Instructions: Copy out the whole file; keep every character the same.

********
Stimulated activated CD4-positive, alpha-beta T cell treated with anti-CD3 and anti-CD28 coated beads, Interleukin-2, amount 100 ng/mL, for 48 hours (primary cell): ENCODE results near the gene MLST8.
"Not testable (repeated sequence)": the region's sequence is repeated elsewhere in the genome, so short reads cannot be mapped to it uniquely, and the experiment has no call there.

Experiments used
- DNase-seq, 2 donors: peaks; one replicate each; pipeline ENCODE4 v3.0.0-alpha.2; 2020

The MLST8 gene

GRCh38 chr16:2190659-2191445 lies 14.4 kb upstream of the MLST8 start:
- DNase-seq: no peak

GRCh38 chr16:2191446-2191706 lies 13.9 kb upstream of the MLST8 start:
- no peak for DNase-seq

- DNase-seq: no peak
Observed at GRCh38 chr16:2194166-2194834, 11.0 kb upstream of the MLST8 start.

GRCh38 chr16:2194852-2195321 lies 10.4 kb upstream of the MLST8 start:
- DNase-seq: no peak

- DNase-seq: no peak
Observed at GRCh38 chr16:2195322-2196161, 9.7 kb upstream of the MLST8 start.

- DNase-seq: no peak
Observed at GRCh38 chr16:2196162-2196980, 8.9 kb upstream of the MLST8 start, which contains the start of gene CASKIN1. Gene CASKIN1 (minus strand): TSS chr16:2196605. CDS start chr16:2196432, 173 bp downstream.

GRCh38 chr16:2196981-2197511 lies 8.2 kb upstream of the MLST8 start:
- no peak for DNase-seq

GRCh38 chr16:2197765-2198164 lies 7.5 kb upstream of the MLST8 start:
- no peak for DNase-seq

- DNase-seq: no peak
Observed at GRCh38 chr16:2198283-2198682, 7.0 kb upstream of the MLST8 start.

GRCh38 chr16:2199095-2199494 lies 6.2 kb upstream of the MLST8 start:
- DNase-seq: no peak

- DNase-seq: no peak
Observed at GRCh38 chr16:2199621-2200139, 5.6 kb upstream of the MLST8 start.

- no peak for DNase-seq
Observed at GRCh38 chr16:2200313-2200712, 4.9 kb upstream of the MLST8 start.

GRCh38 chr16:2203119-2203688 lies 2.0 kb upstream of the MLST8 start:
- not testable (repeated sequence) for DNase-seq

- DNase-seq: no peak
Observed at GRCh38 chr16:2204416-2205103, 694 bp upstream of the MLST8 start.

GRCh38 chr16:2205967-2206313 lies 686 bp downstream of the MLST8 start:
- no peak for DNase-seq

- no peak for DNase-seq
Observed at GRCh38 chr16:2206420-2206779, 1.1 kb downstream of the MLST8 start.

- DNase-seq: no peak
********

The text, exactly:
Stimulated activated CD4-positive, alpha-beta T cell treated with anti-CD3 and anti-CD28 coated beads, Interleukin-2, amount 100 ng/mL, for 48 hours (primary cell): ENCODE results near the gene MLST8.
"Not testable (repeated sequence)": the region's sequence is repeated elsewhere in the genome, so short reads cannot be mapped to it uniquely, and the experiment has no call there.

Experiments used
- DNase-seq, 2 donors: peaks; one replicate each; pipeline ENCODE4 v3.0.0-alpha.2; 2020

The MLST8 gene

GRCh38 chr16:2190659-2191445 lies 14.4 kb upstream of the MLST8 start:
- DNase-seq: no peak

GRCh38 chr16:2191446-2191706 lies 13.9 kb upstream of the MLST8 start:
- no peak for DNase-seq

- DNase-seq: no peak
Observed at GRCh38 chr16:2194166-2194834, 11.0 kb upstream of the MLST8 start.

GRCh38 chr16:2194852-2195321 lies 10.4 kb upstream of the MLST8 start:
- DNase-seq: no peak

- DNase-seq: no peak
Observed at GRCh38 chr16:2195322-2196161, 9.7 kb upstream of the MLST8 start.

- DNase-seq: no peak
Observed at GRCh38 chr16:2196162-2196980, 8.9 kb upstream of the MLST8 start, which contains the start of gene CASKIN1. Gene CASKIN1 (minus strand): TSS chr16:2196605. CDS start chr16:2196432, 173 bp downstream.

GRCh38 chr16:2196981-2197511 lies 8.2 kb upstream of the MLST8 start:
- no peak for DNase-seq

GRCh38 chr16:2197765-2198164 lies 7.5 kb upstream of the MLST8 start:
- no peak for DNase-seq

- DNase-seq: no peak
Observed at GRCh38 chr16:2198283-2198682, 7.0 kb upstream of the MLST8 start.

GRCh38 chr16:2199095-2199494 lies 6.2 kb upstream of the MLST8 start:
- DNase-seq: no peak

- DNase-seq: no peak
Observed at GRCh38 chr16:2199621-2200139, 5.6 kb upstream of the MLST8 start.

- no peak for DNase-seq
Observed at GRCh38 chr16:2200313-2200712, 4.9 kb upstream of the MLST8 start.

GRCh38 chr16:2203119-2203688 lies 2.0 kb upstream of the MLST8 start:
- not testable (repeated sequence) for DNase-seq

- DNase-seq: no peak
Observed at GRCh38 chr16:2204416-2205103, 694 bp upstream of the MLST8 start.

GRCh38 chr16:2205967-2206313 lies 686 bp downstream of the MLST8 start:
- no peak for DNase-seq

- no peak for DNase-seq
Observed at GRCh38 chr16:2206420-2206779, 1.1 kb downstream of the MLST8 start.

- DNase-seq: no peak